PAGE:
5. Matthew Svoboda says:

    Eugene,

    I appreciate what you and MANY others are doing with this campaign. But is that the only way you respond to ison3000? He is right, biblically, that Christ is not at the center than it is in vain. Who cares if they get a sandwich as we act like that is all they need? Start with a sandwich, sure, but if it never moves on towards us sharing Jesus then it is a big waste of time. It is even evil. “Being Jesus” by feeding the hungry does not mean anything if we are not also “proclaiming Jesus” to the hungry.

    I am disappointed that all you had to say on the issue was “dude, relax.” But don’t worry about me, I am relaxed.

  6. me says:

    @matthew: i’m not sure what else i could have said. he posted that exact same comment on several venues that were posted. i emailed him personally.

    it’s clear that you and i have different perspectives on being jesus in feeding the hungry. i don’t mind proclaiming jesus to the hungry. i care about what i will do when they say, ‘i’m not interested.’

    will i stay and feed or will i move on to the next person.

    glad you’re relaxed.

  7. Matthew Svoboda says:

    Eugene,

    Thanks for a kind, humble response. Of course, I would continue to feed. It’s not like I am promoting a “believe in Jesus or I won’t feed you.” What I am promoting is preaching the gospel to all, while you feed them. We aren’t being “like Jesus” if we only feed and never proclaim the “good news.”

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One Day’s Wages

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In our culture, we can be so obsessed with the "spectacular" or "glamorous." The Church often engagws in thia language and paradigm...but what if God has called many of us to small, ordinary things?

Will we still be faithful?
Will we still go about such things with great love and joy?

I recently came across this picture taken by @mattylew, one of our church staff...and I started tearing up: This is my mother; in her 70s; with realities of some disabilities that make it difficult for her to stand up and sit down...but here she is on her knees and prostate in prayer. She doesn't have any social media accounts, barely knows how to use her smartphone, doesn't have a platform, hasn't written a book, doesn't have any titles in our church, isn't listed as a leader or an expert or a consultant or a guru. But she simply seeks to do her best - by God's grace - to be faithful to God. She prays for hours every day inteceding for our family, our church, and the larger world.

Even if we're not noticed or celebrated or elevated...let's be faithful. Our greatest calling as followers of Christ is to be faithful. Not spectacular. Not glamorous. Not popular. Not relevant. And not even successful in the eyes of the world.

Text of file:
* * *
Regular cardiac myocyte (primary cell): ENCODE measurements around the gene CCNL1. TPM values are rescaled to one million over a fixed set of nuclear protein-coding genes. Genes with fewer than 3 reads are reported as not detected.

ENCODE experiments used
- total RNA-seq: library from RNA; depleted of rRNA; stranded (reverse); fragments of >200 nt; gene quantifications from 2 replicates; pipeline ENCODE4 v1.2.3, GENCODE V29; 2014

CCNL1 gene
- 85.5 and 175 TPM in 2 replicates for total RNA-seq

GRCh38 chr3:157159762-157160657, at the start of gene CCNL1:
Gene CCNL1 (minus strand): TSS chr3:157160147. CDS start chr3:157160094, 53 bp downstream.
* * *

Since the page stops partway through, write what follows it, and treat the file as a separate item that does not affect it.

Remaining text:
Be faithful. Amen. #notetoself (and maybe helpful for someone else)

At times, we have to say ‘NO’ to good things to say ‘YES’ to the most important things.

We can't do it all.
Pray and choose wisely.
Then invest deeply. May our compassion not just be limited to the West or to those that look like us. Lifting up the people of Iraq, Iran, and Kurdistan in prayer after the 7.3 earthquake - including the many new friends I met on a recent trip to Iraq.

The death toll rises to over 400 and over 7,000 injured in multiple cities and hundreds of villages along the Western border with Iraq.

Lord, in your mercy... We are reminded again and again...that we are Resurrection People living in a Dark Friday world.

It's been a tough, emotional, and painful week - especially as we lament the horrible tragedy of the church shootings at Sutherland Springs. In the midst of this lament, I've been carried by the hope, beauty, and promise of our baptisms last Sunday and the raw and honest testimonies of God's mercy, love, and grace.

Indeed, God is not yet done. May we take heart for Christ has overcome the world. "Without genuine relationships with the poor, we rob them of their dignity and they become mere projects. And God did not intend for anyone to become our projects." Grateful this quote from my book, Overrated, is resonating with so many folks - individuals and  NGOs. / design by @preemptivelove .
May we keep working 
on ourselves 
even as we seek 
to change the world. 
To be about the latter 
without the former 
is the great temptation 
of our times.